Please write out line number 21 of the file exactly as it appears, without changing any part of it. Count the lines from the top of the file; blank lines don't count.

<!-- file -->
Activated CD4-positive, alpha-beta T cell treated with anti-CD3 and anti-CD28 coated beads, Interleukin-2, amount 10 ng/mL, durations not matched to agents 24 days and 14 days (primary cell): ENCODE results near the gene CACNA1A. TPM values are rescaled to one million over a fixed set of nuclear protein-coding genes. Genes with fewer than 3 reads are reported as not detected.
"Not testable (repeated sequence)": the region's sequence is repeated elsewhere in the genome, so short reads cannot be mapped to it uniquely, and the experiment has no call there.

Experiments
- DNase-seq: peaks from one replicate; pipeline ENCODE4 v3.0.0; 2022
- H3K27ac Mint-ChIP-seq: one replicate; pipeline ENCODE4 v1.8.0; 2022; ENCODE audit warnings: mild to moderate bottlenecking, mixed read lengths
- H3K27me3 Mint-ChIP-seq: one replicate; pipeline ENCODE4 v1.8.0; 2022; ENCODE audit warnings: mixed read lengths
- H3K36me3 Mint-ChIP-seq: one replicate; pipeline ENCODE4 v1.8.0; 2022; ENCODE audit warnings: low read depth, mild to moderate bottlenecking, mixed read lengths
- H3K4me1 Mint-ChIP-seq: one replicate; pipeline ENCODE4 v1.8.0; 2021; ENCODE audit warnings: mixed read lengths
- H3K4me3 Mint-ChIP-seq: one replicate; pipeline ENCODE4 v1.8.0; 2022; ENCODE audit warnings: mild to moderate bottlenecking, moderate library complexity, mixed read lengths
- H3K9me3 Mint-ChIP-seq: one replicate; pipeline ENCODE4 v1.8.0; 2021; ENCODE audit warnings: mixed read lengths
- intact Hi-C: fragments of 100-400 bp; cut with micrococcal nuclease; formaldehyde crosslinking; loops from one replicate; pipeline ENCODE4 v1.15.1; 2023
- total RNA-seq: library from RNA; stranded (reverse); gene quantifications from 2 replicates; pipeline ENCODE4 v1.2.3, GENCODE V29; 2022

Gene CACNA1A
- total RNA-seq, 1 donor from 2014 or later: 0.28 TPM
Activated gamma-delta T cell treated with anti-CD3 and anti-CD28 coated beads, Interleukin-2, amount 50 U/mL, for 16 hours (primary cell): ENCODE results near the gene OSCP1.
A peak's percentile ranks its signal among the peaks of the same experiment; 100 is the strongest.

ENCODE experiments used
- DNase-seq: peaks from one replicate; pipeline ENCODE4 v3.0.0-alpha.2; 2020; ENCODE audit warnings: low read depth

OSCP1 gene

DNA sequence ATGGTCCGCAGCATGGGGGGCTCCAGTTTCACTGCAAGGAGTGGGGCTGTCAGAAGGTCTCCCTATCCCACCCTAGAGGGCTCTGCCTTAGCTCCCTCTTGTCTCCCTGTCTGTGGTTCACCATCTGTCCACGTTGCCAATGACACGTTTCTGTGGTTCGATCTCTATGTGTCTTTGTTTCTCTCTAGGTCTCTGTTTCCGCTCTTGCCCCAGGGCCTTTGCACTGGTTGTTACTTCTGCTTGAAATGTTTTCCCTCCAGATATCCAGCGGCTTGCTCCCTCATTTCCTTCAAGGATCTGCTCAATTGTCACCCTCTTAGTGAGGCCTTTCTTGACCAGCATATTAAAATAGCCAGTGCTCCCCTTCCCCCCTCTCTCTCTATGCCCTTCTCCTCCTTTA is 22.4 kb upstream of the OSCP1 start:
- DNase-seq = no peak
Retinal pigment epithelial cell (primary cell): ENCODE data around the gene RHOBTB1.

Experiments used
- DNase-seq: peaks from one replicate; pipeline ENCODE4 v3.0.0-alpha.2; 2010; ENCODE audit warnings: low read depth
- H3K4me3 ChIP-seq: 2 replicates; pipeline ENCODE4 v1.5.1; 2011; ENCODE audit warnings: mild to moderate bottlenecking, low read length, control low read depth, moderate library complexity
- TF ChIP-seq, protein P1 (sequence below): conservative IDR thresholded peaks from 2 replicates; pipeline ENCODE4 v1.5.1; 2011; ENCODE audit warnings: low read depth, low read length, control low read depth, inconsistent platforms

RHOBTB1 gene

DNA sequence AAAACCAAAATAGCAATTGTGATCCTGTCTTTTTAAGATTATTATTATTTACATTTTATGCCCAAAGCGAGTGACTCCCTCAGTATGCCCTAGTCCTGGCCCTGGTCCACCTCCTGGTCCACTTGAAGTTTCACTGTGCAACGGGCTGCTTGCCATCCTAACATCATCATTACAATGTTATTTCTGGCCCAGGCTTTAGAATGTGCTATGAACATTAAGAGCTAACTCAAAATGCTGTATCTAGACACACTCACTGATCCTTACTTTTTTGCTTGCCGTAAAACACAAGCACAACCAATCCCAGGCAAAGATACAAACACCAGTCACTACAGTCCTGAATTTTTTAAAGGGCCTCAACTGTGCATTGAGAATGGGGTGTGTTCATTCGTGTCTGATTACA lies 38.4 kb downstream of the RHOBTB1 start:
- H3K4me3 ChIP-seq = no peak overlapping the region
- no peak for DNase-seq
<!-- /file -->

- DNase-seq = no peak